how you use these computer tips and you didn’t see them here.
The Super Alt-Tab Computer Tips
Your boss probably already knows that alt-tab lets you quickly switch from your Web browser (displaying Digg.com) to a more productive-looking application, so your boss may make a habit of glancing at your Windows taskbar whenever he’s standing behind your computer to see what you’re really up to.
But you can one-up your boss by installing a special application that completely hides certain windows when you press a particular key combination. No matter how hard your boss looks, he won’t find these hidden windows (unless he knows your secret key combination).
Warning: if you install an application like Hide Window Plus, you may get in more trouble than you would for just surfing the Internet. If you can see your boss coming, you may have more luck by pressing Alt-Home in your Web browser to view your boring default home page before pressing Alt-Tab to switch to an even more boring application.
Computer Tips To Get Around Blocked Sites
Tech savvy bosses and larger organizations will often block the major time-wasting Web sites. When you try to visit Reddit or Digg or Slashdot, the blocking software displays a “get back to work screen” or—worse—a message saying that your visit has been logged with your boss.
But most of these blocking tools use what computer security professionals call a blacklist—they only list the sites you can’t visit. You can still visit any site not on that list.
Getting around a blacklist on the modern Internet is easy. Just search for “free proxy.” These sites will download a copy of the Digg homepage and show it to you on their domain name—which probably isn’t blocked.
Be careful—if you login to a site through a free proxy, you share your login details with them. Never use them to login to your main email account or any financial account. This is just a precaution you need to take to protect your on line accounts.
Also be careful of crafty bosses or overstaffed IT departments. If they see you frequently visiting FreeProxy.example.com, they might get suspicious and see what you’re really doing. Again, the punishment for trying to cover up your actions might be worse than the punishment for those actions themselves.
Computer Tips To Avoid Leaving A Trail
Website blocking software can track your Web browser at the server level, so there’s little you can do to hide your actions. But if your boss or IT department haven’t bought a blocking system, they may be checking on you using the old fashioned way—looking at your Web browser history.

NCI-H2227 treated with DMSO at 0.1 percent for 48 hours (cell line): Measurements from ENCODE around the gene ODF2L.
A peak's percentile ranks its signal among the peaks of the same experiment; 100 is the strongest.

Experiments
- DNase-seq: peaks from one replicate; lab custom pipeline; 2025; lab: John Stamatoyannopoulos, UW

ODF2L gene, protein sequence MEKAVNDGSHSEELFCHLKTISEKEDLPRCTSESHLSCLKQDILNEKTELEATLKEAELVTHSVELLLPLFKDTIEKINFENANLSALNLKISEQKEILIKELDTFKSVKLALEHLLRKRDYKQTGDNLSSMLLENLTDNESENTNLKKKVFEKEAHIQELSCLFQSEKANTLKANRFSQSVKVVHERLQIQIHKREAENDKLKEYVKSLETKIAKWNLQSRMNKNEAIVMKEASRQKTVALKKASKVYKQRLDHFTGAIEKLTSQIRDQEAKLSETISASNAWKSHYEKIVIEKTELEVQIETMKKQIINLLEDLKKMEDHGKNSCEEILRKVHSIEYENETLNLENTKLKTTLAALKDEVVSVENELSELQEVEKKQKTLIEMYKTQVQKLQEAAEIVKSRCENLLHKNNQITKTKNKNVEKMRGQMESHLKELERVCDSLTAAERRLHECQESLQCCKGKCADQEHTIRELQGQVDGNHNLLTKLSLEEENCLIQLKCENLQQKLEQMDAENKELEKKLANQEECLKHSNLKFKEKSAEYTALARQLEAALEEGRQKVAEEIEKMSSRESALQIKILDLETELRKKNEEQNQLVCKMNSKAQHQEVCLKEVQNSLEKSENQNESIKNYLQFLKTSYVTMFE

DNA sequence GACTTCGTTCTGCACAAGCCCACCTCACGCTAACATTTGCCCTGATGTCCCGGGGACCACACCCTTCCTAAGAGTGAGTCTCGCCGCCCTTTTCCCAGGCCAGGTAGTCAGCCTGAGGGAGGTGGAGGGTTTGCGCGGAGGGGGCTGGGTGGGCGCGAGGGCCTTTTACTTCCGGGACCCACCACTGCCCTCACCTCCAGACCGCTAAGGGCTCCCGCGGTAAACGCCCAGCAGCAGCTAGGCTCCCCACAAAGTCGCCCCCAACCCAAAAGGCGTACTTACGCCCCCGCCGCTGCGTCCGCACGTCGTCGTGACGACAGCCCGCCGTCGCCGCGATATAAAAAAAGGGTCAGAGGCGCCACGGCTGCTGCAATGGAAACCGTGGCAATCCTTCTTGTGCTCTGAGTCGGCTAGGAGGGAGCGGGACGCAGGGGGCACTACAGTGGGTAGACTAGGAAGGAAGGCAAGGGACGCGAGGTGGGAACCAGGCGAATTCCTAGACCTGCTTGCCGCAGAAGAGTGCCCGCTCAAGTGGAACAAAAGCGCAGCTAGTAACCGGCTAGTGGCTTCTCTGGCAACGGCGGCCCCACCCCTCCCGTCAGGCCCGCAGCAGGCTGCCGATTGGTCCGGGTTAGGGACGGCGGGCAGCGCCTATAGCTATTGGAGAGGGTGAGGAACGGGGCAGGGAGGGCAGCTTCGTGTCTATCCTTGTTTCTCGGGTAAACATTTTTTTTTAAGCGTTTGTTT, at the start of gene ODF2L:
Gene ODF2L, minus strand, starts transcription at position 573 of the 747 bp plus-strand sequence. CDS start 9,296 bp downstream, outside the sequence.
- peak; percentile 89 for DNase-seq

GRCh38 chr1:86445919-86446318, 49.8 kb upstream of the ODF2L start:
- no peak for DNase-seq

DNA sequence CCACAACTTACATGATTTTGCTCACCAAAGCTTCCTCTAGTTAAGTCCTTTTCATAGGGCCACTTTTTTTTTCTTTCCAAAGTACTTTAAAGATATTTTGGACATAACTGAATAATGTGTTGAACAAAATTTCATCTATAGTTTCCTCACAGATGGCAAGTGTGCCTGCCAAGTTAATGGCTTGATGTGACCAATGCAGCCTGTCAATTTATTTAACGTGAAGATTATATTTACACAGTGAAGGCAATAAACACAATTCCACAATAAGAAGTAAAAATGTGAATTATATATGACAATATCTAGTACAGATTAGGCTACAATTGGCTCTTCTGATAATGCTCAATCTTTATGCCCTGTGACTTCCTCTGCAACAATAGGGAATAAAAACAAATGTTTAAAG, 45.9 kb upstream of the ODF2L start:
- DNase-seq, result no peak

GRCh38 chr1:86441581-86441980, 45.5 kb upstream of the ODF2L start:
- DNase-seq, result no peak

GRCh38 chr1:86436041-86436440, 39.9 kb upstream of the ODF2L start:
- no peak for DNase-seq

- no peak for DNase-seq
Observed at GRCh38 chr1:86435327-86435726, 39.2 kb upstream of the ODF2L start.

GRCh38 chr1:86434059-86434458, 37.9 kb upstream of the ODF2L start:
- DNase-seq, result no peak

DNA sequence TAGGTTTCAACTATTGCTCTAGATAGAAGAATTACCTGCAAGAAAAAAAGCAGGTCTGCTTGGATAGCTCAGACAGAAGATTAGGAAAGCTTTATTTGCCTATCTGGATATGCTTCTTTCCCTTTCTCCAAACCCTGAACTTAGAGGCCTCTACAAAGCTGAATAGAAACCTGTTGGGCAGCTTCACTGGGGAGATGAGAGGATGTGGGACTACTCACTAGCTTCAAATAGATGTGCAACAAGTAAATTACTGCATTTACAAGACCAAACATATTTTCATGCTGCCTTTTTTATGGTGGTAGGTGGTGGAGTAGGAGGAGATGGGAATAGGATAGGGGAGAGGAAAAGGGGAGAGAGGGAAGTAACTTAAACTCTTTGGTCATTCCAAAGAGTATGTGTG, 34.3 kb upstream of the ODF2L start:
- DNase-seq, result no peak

For years now, every major browser has included a way for you to wipe your browsing history. The problem with this method was that it wiped everything—so it was obvious you were trying to hide something.
But a new feature in Mozilla Firefox and Google Chrome lets you hide just a specific session. Open your Web browser in privacy mode (see the File menu) and your browser won’t save anything you do on your disk drive (except files you download.)
See the screenshot below. In Google chrome simply click on the spanner, then New incognito window, and your set to browse in private.
There will be no trace on your computer of the sites you visited—but the rest of the legitimate Web browsing that you did will still be there so your boss doesn’t suspect anything.
Computer Tips To Really Hide Applications
Of course a savvy boss or diligent IT department will simply block you from installing new applications on your computer, so it doesn’t matter how well you hide them—or does it?
If you really need to hide an application and you have a computer at home, you may be able to install it on a USB device. Lots of applications today have what they call “portable” editions that install entirely to USB keychains and keep all of their data there.
If you use, for example, a portable game, you’ll be able to play it at work but never leave any trace on your work computer. There will be no program file, no data files, no Start Menu entry. Plus—even better—you’ll be able to play the same game at home too, picking up from where you left off.
I suggest you start with a portable Web browser and see how it works at work. You can always claim that you like the interface of the portable browser better than the browser at work if you get caught.
Computer Tips To Prevent Your Boss From Spying On You
Several offices have security cameras for security—and for monitoring employee productivity. But these days there’s a new less obvious way to spy on employees.
You’ve probably see screencasts here on Tips4PC, but the same software that lets us record videos of our desktops also lets bosses secretly record videos of your desktop.
Most of this software doesn’t save these videos. It just lets your boss tune in and spy on you whenever he wants. That could suck if you want to just relax on the Internet for a bit.
Luckily, you can easily defeat this software—you simply need to kill it. Press Ctrl-Alt-Delete and switch to the processes tab. One of these processes is the spy software—it’s usually called something like Remote Viewer. Highlight the software and press End Process.
The next time your boss tries to spy on your desktop, he’ll get a “cannot connect” error. If you kill this software everyday and he gets suspicious, just tell him that you thought it might have been a virus, and since terminating it didn’t harm your computer you thought it was ok.
If you do it right, this is the least likely of the computer tips to get you in trouble. (And just remember you didn’t find out any of this from me)